Hi all! Thought I’d share my setup after a long hiatus. Been meaning to post this but just haven’t had the chance to get around to it. Writing has never been my strong point, but I hope the pictures get you interested at least. Maybe this’ll even help someone out there who’s thinking of taking a similar route, building a small form factor personal desktop workhorse of their own. In any case, here it is!
This was to be my first ever hand at computer desktop building, and boy was it an experience. It wasn’t difficult, but the way I did it required sketchy planning since many parts of the build were to be revised and swapped out as incremental upgrades, so I had to make sure parts remained compatible. In the end, I ran with:
- An intel i5-3570K processor on stock clock speeds
- An Asus P8Z77-i Deluxe mini-ITX motherboard
- 8GB (2x4GB) G.Skill Ares DDR3 1600 RAM
- 128GB Intel SSD (Boot Drive)
- 320GB WD Scorpio Blue HDD
- & an NVIDIA GTX 580 GPU on stock clocks
It isn’t a maxed out system, but it has respectable compute power for most tasks I throw at it. Everything is housed inside the Silver Stone SG07 SFF or small form factor chassis. I wanted something small and relatively easy to move around, but I didn’t want to sacrifice too much on its ability to fit quality components. Mini-ITX sized motherboards improved and didn’t sacrifice much for my purposes when compared to their larger counterparts.
The SG07’s chassis is made mostly out of steel. Contrary to its small stature, it is quite a heavy case. I assume this helps reduce vibrations and helps with the case’s rigidity. It feels solid!
One of my concerns involved the heart of the system. It came with a 600 watt “80-plus bronze certified” power supply built in, and after inquiring, had enough juice to run a GTX 690 video card. That’s SLI on a single PCIe lane! Not that today’s single processor GPU solutions are lacking in any way, but still impressive.
You are half correct if you think that it is cramped inside this case. It all depends on the cooler you decide to go with. I initially went with the Thermalright AXP 140, a massive cooler. I was not able to record the temperature readings at the time, but it ran without a hiccup on a moderate overclock of 4.4 GHz on a Sandy Bridge i5 2500k. I did eventually decided to run stock clocks on an intel i7 3770k with a Noctua NH-L9I cooler for some time.
Everything fits no problem in the case and looks clean. I have room for an extra 3.5″ hard disk drive in case I decide to expand storage space (which I eventually went ahead with). Wires can still be managed, but we don’t have the fancy brackets and panels to hide them for a cleaner look. You have to sacrifice these luxuries when you’re working with a small case like the SG07. I imagine you could save even more space if you do a custom rewiring job, but I’m good with the stock wire Lengths. Not too long and not too short.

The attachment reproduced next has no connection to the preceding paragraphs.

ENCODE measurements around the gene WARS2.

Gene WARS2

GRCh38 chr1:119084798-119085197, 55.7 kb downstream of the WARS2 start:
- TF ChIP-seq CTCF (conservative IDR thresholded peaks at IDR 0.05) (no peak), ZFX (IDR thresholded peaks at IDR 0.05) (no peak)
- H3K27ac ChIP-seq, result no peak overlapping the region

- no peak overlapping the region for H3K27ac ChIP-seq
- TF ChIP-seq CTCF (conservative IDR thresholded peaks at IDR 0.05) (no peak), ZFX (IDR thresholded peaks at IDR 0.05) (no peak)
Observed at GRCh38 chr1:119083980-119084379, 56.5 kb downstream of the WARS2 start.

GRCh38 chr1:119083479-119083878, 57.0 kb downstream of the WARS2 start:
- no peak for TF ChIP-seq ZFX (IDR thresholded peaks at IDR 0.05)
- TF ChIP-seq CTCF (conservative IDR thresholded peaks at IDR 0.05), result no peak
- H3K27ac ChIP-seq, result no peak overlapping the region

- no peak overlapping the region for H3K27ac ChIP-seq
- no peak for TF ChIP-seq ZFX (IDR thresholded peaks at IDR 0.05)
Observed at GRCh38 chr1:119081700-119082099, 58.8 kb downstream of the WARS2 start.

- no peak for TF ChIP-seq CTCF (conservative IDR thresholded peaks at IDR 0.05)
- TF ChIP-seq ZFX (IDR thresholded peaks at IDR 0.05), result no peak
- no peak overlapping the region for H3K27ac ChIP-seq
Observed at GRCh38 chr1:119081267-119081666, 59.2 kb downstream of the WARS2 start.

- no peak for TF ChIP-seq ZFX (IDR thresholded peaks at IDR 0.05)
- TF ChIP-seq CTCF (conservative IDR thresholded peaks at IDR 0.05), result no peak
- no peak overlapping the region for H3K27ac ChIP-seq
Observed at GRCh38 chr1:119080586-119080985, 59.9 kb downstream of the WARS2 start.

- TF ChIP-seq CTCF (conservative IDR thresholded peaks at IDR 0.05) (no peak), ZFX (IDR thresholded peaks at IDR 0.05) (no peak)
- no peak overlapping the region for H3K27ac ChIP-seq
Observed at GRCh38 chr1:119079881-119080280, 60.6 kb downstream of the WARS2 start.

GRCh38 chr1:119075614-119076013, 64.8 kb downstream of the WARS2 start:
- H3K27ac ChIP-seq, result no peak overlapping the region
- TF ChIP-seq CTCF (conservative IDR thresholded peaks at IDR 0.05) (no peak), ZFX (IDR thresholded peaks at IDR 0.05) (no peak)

The intel SSD and processor makes for a snappy computer. Boot times are about 17 seconds. I’m usually at the desktop before I even turn on my monitor. Makes the PC a joy to use. I should probably look into more ram. A set of 2x8GB should be in order!
One issue I had was related to the location of the front panel audio socket on the motherboard. The socket lies right under the GPU, inline with the PCIe socket. This sandwiches the wires down, putting the GPU and the wires under stress. Still looking for a fix for this one, but I eventually just let it be.
Apart from this minor imperfection, my current set up serves my needs well. Temperatures are 39c for the processor on idle and are on the low 60’s on heavy load. The filter does impede the airflow a little, but it does serve its purpose well, greatly reducing the dust build up inside the case. Overall performance is good and is pretty impressive for something this small.
To sum it up, I’ve been extremely happy with how my current setup has turned out. Building a snappy, stable, working platform with my own hands has been a rewarding experience, and gives a great sense of fulfillment. As for my PC; my SG07 build has gone through many iterations, but the case and power supply are still up to the task of taking in the latest tech should the time arise. It was an expensive investment. About $200+ for the chassis alone, about Php 12k where I got it; but it’s money well spent! You can probably find it for cheaper these days.
There’s room for improvement and changes will eventually be made. If there are things to be left wanting, I will probably find it in either the bigger, or smaller form factors. Going big will provide greater cooling capacity and component real estate. Going smaller will improve portability at the expense of a performance hit. Still quite useful if I want to bring a PC over to a friend’s house. Each of which pose interesting propositions, and ones I want to undertake. However, for the time being, my SG07 will continue to stay my reliable ‘work in progress’. It strikes the perfect balance in size and power; and I’m confident that it’s ready to evolve and meet the challenges of tomorrow’s ever changing computing age.